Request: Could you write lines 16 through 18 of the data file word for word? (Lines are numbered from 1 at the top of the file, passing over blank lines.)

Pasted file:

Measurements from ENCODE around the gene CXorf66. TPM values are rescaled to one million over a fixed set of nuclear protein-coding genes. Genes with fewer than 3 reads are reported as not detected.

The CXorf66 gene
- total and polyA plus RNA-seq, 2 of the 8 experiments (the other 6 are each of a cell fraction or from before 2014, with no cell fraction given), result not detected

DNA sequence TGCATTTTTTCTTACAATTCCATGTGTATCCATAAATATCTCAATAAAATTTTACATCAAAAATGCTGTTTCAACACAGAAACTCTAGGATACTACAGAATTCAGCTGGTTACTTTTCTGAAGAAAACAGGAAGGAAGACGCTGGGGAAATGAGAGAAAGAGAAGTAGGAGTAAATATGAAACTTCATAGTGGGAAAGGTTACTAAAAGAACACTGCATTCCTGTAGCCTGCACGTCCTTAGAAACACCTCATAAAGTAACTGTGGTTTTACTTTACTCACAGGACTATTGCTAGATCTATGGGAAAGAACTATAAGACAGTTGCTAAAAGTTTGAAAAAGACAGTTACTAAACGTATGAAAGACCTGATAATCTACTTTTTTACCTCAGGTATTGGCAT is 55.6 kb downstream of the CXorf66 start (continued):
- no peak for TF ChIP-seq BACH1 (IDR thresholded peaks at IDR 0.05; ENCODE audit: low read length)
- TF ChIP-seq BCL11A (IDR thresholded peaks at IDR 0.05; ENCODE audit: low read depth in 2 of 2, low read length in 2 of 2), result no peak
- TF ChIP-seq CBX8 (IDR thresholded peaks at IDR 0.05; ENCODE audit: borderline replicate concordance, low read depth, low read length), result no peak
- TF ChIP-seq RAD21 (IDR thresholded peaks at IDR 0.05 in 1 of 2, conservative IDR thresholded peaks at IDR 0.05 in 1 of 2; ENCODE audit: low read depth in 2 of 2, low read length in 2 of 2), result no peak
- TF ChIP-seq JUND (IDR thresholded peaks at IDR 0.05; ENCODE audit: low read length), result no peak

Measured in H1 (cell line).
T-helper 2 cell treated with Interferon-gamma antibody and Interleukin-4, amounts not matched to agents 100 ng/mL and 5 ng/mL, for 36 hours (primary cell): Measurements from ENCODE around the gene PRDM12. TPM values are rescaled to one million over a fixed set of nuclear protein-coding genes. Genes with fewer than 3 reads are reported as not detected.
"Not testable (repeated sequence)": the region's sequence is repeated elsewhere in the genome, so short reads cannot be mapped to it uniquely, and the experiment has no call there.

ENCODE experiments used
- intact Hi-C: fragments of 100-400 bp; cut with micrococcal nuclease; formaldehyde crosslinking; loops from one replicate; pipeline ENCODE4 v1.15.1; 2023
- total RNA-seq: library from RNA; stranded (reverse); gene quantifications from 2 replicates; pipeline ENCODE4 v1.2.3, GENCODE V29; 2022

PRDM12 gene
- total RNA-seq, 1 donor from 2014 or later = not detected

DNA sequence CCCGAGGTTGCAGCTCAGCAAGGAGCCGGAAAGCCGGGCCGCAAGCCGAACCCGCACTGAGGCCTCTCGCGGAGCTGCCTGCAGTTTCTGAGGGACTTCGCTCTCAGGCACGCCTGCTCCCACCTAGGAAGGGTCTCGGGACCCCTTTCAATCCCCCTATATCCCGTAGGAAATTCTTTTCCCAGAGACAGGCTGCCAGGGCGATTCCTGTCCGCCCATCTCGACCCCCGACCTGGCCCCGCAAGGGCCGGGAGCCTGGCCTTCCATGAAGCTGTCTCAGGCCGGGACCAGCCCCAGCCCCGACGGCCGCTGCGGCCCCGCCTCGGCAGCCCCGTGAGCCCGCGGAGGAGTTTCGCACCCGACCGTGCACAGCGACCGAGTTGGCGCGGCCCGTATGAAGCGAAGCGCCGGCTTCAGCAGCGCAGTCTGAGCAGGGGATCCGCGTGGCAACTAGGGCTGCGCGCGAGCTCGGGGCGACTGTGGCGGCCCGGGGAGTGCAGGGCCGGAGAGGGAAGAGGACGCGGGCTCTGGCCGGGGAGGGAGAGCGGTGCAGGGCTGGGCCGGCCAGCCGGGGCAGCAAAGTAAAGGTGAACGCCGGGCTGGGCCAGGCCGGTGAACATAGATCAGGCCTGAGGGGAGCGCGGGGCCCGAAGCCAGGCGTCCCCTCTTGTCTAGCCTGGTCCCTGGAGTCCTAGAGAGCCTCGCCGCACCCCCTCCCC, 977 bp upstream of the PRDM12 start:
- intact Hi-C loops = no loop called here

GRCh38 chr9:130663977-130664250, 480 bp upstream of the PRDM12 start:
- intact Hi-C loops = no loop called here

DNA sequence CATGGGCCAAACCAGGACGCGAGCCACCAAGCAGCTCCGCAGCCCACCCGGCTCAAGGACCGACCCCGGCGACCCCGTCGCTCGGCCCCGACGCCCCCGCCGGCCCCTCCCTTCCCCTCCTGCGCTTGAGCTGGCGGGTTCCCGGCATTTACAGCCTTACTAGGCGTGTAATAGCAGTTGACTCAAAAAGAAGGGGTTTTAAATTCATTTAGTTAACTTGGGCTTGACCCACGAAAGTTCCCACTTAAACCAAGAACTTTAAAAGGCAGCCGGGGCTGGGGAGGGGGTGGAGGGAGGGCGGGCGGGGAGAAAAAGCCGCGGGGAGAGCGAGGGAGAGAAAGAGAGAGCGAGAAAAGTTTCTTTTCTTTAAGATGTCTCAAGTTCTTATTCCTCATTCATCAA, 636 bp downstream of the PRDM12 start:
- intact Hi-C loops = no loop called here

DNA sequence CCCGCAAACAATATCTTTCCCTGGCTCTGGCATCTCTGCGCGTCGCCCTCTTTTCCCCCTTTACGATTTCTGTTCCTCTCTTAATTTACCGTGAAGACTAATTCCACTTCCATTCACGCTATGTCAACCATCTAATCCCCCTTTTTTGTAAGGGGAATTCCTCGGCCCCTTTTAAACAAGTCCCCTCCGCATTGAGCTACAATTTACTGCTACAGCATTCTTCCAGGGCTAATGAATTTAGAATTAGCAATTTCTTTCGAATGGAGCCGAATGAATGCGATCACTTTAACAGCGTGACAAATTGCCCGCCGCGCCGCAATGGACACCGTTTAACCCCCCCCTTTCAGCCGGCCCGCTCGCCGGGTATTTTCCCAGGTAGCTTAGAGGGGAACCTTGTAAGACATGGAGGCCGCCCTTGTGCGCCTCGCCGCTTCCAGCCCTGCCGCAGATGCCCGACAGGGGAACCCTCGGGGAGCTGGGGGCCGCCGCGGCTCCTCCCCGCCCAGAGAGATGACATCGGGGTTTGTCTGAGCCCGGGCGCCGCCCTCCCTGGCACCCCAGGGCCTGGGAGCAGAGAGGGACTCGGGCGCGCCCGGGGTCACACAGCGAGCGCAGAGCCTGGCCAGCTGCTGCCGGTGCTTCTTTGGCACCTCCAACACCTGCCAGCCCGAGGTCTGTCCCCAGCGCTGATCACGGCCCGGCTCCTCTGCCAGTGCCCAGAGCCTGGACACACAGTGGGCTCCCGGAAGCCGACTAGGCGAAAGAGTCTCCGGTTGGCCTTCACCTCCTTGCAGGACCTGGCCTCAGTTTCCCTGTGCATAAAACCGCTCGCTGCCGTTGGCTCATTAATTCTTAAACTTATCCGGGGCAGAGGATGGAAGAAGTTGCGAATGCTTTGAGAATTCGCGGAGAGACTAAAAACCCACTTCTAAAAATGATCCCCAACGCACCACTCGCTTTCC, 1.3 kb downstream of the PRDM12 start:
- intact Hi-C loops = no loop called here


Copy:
PRDM12 gene
- total RNA-seq, 1 donor from 2014 or later = not detected

DNA sequence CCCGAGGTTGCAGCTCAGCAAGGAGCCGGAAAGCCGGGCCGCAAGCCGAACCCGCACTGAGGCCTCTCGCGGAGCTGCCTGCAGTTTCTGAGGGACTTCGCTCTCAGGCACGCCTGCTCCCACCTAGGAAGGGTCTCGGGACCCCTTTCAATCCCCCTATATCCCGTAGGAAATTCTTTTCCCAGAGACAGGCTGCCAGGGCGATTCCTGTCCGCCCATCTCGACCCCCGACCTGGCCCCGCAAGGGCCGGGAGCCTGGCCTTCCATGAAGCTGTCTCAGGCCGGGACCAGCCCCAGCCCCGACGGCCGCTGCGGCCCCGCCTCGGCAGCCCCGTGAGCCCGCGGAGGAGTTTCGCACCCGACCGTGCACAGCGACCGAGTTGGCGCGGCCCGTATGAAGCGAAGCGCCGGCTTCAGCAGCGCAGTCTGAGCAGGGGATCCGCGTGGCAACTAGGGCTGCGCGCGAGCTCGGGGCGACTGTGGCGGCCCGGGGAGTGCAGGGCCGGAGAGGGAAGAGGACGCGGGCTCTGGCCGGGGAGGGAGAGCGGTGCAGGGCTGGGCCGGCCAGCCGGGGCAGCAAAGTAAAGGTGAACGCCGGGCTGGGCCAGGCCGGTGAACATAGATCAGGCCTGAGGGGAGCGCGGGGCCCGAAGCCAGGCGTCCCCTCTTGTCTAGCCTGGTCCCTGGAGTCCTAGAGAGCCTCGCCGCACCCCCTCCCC, 977 bp upstream of the PRDM12 start: